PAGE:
Monday, 21 May 2012

The All-New-Reassuring-Refreshing –Washing Powder Advert

A brown van pulls up in a nice housing estate. The driver has his door pulled back. It’s a beautiful day. The driver has long black hair and a beard. A stovepipe sticks out of the van roof. It is highly probable that the people who live in this nice housing estate have little in common with the owner of the van. In fact, some of them might have decided to phone the police.

The driver is my old friend Joe. He’s taking me to the festival. My first ever festival. 

He pulls this black shape out of his pocket that looks like a Letts Diary. Maybe he’s going to have a last check of the itinerary: make sure we haven’t got any dental appointments or weddings that clash with our trip to the festival. But instead of opening the shape that I think is a diary, he strikes a match and starts burning away at a corner until pungent smoke starts to fill the cab. I don’t need a diary to know that the next few days are going to be a little strange.

He messes around with the Rizlas and ingredients until the joint is rolled. He puts it in his mouth and strikes another match. The whole thing fizzles and crackles and in the same instant a policeman appears in the open doorway of the cab. The policeman had ridden silently up on his bicycle and now he’s saying to Joe ‘could you step outside the van please Sir?’

Joe tossed the joint onto the floor and said, ‘yeah sure.’ He’d gone very red but I don’t think it was because of the dope. I decided to get out too. It was very cloudy in the cab and I felt that a breath fresh air would do me good.

Looking at the scene, I imagine that many of the people living in the nice housing estate would now seriously be considering phoning the police if there wasn’t a policeman here already.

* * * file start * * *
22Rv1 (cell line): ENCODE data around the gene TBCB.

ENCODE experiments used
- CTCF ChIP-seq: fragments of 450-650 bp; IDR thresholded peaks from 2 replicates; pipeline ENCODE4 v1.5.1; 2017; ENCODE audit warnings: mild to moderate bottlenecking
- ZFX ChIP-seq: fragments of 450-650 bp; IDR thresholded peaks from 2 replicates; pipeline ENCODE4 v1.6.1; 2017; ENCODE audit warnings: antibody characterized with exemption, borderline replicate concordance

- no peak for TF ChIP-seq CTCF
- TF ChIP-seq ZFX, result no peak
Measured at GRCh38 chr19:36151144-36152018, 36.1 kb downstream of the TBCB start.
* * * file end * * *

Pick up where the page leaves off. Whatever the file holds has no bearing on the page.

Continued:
‘Now then Sir,’ the policeman is saying. He hasn’t got a jacket. He looks very smart in his nice clean white shirt. Reassuring like a bread advert. Refreshing like a washing powder advert. It’s a beautiful day and the policeman says, ‘just look at that.’ He’s pointing at the number plate. It’s very dirty like a shirt that’s about to get star treatment in a washing powder advert. ‘You need to get that cleaned up. You can’t see the numbers.’

Joe jumps into action. He really is a model citizen. ‘Oh aye mate,’ he says, pulling a white hanky from his pocket. He starts flapping it around like morris dancer, rubbing at the number plate. The hanky turns black very quickly – another recruit for the all-new-reassuring-refreshing –washing powder advert. I even think about helping him. Maybe I could use my sleeve or something. The last thing we want is to be busted for having a dirty number plate.

The nice policeman stands with his arms folded watching over us like a benign school-master admiring his favourite pupils tackling a complicated mathematical problem with spirited enthusiasm. When the numbers started to appear like the solution we'd all been praying for, he rode away on his bike without saying a word.

I’m not sure how many years you get for dirty number plate possession but climbing back into the heavily scented cab, we realised that we’d come very close to finding out. So, next time you’re on the road, please make sure your numbers are clean.

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